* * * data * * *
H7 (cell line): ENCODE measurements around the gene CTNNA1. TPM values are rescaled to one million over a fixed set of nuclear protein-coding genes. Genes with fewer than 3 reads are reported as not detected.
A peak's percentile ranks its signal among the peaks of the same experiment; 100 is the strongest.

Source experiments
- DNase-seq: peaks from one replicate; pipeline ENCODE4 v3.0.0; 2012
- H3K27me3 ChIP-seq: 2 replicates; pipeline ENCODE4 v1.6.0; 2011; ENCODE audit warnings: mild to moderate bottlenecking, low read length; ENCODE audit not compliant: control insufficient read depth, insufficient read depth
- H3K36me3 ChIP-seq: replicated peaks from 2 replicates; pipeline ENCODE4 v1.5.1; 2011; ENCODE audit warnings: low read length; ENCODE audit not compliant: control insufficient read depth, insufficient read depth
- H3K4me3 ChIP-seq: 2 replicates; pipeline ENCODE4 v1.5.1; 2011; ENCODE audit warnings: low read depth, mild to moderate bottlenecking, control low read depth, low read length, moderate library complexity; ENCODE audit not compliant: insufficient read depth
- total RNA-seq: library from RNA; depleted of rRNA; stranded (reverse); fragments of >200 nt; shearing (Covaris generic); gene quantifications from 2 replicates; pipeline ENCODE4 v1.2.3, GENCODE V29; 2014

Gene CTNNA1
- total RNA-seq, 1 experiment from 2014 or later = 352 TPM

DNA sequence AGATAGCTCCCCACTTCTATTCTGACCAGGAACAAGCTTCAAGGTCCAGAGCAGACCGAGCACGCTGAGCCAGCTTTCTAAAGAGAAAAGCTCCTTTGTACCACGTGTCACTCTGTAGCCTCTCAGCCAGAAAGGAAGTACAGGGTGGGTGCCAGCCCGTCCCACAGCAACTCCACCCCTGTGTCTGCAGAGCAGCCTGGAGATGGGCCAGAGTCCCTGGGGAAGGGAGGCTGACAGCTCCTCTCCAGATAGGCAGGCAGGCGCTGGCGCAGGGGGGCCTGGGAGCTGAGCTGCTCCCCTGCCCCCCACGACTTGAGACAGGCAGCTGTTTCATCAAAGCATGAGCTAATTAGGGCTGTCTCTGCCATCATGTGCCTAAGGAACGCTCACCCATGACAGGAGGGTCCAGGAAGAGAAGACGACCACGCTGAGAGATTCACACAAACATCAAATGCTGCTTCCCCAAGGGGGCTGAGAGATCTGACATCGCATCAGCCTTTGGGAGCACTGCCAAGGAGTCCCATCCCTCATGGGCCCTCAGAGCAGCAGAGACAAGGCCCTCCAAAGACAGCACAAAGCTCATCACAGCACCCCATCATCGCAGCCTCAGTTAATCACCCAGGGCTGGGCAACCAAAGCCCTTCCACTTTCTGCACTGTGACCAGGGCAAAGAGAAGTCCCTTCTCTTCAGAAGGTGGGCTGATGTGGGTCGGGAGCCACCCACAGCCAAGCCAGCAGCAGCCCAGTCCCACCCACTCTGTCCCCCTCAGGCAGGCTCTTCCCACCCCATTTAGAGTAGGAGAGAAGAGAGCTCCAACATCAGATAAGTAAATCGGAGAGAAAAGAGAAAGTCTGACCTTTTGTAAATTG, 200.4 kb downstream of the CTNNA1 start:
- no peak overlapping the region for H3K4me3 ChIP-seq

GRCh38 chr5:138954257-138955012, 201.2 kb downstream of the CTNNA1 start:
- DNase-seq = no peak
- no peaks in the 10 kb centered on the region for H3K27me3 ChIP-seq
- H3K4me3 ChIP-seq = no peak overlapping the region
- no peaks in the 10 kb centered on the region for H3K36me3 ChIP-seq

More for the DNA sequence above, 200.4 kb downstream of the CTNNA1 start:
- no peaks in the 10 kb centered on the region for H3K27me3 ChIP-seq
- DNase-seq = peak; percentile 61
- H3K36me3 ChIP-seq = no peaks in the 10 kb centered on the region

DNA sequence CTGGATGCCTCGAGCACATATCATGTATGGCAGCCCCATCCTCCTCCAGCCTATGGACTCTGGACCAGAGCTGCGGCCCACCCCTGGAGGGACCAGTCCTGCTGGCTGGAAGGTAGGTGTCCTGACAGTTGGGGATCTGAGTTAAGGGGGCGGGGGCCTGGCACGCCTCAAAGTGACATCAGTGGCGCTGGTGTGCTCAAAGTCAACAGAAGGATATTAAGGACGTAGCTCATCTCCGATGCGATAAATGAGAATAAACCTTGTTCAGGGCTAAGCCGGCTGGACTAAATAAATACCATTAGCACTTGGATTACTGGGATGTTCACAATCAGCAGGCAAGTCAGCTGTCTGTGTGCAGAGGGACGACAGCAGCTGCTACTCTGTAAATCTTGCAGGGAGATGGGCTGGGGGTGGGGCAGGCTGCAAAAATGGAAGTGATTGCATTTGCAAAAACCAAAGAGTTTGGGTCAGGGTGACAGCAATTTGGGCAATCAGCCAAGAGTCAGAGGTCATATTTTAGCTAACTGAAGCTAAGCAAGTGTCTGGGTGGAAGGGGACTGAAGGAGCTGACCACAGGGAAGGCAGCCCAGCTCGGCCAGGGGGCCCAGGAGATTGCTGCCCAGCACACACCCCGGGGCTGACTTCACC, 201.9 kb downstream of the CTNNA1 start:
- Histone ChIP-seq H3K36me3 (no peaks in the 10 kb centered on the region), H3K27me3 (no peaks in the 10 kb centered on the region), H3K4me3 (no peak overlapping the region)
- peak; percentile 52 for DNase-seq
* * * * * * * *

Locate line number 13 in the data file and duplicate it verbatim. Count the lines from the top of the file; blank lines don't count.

GRCh38 chr5:138954257-138955012, 201.2 kb downstream of the CTNNA1 start: